Cisco and Private 5G – Clarification

Summary Bullets:

S. Schuchart

• Cisco’s Private 5G solution will be offered through its service provider partners

• Enterprises need the integration of private 5G solutions with their existing network management, identity, and policy tools

In early February, Cisco made an announcement of some new Wi-Fi 6E access points, new Catalyst switches, and lastly the new Cisco Private 5G offering, and I wrote a report for our clients about it. However, there was a mistake on my part. I posited that Cisco was challenging the service providers and offering the product directly to customers. The truth is that Cisco is offering its new Cisco Private 5G offering with service provider partners, not against them. Cisco was kind enough to point out my mistake and provided me with more details on their go to market strategy for Cisco Private 5G. For that mistake, I apologize to Cisco. However, it does bring up the opportunity to talk a little bit more about why the Cisco Private 5G offering is important to enterprises, regardless of where it was sourced.

First, let’s lay out the private wireless market. The two biggest and best known forms of private wireless are Wi-Fi and 4G/5G cellular. There is also CBRS (in the US) as well as older private proprietary private wireless on licensed spectrum. Each of these technologies has its own strengths and weaknesses. For instance, 5G has much longer range and can be implemented to be a low-latency wireless technology. Wi-Fi is ubiquitous, inexpensive, and is deeply embedded in enterprise networks and security. There is a tendency in the industry to pit 5G and Wi-Fi as competing technologies. The truth is this: it’s not about competing technologies, it’s about the customer use case. In some use cases, 5G is absolutely the best solution. In some, Wi-Fi is the best solution. But the hype in the industry has pushed a ”vs.” attitude that isn’t helpful to anyone.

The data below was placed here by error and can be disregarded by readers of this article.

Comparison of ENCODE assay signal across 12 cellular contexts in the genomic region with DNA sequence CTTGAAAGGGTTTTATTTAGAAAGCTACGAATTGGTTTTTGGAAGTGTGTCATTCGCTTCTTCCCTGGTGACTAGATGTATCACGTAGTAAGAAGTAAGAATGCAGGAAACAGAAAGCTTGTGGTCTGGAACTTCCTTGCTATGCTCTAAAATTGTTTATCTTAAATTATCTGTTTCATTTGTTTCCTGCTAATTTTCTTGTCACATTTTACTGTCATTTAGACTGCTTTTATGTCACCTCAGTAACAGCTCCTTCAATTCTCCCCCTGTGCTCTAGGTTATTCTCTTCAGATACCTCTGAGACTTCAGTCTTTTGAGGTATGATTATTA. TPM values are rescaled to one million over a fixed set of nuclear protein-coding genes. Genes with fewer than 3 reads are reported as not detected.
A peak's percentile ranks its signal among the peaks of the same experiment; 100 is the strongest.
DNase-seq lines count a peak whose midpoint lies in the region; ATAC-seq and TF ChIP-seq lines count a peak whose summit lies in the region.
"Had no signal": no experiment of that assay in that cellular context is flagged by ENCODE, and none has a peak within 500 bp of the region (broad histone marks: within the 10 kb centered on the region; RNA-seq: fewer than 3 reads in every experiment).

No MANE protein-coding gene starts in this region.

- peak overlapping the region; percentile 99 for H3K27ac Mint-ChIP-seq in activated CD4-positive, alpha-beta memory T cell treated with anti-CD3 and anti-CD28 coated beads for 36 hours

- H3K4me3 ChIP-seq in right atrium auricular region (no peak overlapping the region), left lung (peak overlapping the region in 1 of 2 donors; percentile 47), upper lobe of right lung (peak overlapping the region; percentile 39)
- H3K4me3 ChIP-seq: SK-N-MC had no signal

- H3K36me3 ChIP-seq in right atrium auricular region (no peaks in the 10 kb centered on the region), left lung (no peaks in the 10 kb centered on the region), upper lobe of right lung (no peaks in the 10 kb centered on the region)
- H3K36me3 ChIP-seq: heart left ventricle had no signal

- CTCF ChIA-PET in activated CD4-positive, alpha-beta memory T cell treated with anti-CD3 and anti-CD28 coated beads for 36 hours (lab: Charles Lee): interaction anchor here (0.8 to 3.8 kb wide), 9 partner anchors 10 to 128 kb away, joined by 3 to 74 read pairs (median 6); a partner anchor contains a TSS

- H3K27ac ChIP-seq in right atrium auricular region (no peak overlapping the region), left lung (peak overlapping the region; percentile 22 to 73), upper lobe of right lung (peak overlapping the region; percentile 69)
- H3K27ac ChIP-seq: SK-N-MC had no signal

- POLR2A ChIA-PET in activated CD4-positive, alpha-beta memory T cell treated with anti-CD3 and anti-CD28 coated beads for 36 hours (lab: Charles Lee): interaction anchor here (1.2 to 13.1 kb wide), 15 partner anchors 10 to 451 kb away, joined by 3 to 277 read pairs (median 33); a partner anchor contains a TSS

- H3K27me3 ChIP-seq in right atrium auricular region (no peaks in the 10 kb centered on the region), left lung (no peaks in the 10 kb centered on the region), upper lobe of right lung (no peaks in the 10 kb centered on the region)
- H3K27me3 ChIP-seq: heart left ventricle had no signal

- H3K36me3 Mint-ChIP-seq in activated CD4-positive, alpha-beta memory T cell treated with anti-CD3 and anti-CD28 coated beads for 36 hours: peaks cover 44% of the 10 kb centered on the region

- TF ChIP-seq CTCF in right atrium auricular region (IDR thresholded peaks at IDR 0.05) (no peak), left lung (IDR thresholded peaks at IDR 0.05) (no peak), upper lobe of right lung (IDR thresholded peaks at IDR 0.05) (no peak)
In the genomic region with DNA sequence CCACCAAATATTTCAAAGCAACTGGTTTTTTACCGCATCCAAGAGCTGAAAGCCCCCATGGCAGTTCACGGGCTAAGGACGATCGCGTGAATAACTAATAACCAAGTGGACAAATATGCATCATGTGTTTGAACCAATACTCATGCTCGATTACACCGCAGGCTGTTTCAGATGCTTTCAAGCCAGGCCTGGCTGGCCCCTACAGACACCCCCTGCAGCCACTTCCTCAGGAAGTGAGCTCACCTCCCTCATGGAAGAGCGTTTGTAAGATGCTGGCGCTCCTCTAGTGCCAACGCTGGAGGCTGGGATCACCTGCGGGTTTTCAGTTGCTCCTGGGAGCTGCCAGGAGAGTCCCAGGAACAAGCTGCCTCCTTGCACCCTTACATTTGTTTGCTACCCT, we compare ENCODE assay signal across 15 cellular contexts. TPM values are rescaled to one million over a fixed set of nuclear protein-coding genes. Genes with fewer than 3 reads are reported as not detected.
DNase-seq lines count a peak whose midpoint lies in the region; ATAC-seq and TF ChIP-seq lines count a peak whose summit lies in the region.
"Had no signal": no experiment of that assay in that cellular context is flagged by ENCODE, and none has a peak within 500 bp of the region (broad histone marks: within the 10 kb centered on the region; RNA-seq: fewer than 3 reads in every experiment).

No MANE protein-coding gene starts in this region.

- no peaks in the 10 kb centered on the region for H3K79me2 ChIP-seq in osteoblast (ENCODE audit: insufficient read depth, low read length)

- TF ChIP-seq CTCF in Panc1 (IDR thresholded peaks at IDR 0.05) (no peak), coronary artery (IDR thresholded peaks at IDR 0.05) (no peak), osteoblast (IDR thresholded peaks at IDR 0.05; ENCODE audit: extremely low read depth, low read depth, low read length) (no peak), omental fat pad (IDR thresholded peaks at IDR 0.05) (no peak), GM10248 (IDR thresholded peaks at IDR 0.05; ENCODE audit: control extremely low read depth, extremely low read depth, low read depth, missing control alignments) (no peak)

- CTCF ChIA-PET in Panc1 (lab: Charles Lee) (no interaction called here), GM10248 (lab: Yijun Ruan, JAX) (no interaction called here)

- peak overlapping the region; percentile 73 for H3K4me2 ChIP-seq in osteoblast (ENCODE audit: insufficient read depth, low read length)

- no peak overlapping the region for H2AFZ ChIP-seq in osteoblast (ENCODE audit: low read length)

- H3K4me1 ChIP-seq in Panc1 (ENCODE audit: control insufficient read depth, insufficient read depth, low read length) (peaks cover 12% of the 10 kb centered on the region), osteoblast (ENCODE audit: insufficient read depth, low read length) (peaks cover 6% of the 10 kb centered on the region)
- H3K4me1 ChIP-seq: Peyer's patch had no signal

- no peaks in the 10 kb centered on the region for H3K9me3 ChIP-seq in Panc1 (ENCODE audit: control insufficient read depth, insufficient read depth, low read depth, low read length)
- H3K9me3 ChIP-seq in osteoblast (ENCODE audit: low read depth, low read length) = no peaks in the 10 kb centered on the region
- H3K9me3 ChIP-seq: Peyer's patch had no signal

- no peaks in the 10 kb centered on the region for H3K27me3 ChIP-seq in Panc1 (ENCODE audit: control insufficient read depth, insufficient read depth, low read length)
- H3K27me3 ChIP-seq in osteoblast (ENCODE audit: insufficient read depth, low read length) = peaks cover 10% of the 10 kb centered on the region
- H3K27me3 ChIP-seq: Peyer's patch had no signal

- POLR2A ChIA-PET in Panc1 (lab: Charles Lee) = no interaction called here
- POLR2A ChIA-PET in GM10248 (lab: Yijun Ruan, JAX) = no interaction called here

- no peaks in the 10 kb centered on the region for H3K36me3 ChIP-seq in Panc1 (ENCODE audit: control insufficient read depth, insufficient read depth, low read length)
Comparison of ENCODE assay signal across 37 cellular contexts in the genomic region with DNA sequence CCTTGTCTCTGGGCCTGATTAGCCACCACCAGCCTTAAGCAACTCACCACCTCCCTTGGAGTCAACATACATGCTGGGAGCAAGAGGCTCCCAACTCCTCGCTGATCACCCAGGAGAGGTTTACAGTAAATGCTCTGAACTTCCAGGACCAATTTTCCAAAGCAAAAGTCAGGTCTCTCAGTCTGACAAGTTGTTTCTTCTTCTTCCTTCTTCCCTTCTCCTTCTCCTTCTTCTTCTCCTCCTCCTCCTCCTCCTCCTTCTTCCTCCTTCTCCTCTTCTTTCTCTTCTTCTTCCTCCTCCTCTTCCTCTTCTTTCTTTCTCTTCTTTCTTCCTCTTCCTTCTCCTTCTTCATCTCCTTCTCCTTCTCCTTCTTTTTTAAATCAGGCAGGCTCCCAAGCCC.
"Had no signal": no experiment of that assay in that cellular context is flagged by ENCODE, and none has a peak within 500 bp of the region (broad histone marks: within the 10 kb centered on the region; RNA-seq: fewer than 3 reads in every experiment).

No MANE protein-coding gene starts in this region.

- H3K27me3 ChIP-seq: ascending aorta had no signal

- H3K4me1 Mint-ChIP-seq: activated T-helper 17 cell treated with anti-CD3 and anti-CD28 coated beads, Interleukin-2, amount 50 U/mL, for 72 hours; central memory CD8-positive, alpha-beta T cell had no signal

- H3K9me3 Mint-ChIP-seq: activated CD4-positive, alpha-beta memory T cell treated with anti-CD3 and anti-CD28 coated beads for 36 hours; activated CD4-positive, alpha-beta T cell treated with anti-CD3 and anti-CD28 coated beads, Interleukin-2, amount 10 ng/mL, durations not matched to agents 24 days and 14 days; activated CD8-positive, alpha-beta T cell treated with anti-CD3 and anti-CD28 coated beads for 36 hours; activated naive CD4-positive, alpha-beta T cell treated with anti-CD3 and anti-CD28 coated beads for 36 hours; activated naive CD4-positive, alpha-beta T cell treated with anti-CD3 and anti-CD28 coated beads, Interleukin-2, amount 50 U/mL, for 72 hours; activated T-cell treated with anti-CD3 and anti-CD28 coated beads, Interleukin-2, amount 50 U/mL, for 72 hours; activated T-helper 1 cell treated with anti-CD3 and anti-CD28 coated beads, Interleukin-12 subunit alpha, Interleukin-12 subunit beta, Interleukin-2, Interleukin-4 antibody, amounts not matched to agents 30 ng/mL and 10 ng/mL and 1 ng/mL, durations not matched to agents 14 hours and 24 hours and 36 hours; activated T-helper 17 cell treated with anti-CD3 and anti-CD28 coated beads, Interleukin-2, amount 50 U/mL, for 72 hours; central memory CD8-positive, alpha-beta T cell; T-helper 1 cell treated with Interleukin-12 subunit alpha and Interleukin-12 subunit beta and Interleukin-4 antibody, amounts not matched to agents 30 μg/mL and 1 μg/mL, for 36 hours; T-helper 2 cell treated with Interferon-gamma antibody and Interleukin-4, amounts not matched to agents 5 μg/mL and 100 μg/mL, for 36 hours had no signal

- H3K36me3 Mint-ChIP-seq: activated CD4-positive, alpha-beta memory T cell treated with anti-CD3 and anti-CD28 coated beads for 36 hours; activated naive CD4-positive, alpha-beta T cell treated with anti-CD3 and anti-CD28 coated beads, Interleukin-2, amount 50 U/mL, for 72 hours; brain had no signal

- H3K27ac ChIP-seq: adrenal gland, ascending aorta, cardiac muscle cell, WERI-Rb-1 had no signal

Private 5G is just now beginning to come into its own with strong use-cases and rapidly maturing technology and techniques. But one of the big roadblocks for enterprises is that telco technology is often alien to standard enterprise networking and security administrators. Its less of a knowledge issue than it is an integration issue. Enterprise networks have been converging around identity and policy solutions for years, such as Cisco’s DNA Center and ISE. This means that after identification verification, network, and security policies follow the user, regardless of where their entry point to the network is, so it works in the office, in the branch office, at home, wired, or wireless.

Of course, you can have strong policy and identity with 5G, but the problem is that it is separate from the rest of the unified enterprise network. Cisco’s 5G solution aims to fix that by integrating the private 5G network with the enterprise network management and security toolsets, which is something that is necessary for greater acceptance of private 5G in the enterprise. Service providers are not used to this level of integration and often, as they understand their own networks very well, are unaware of how lack of common tools and integration makes things difficult for enterprise administrators.

Cisco’s Private 5G solution fixes those problems and gives the service providers a way to bring integrated 5G private wireless to Cisco enterprise customers. It’s a win-win for both parties.

What do you think?

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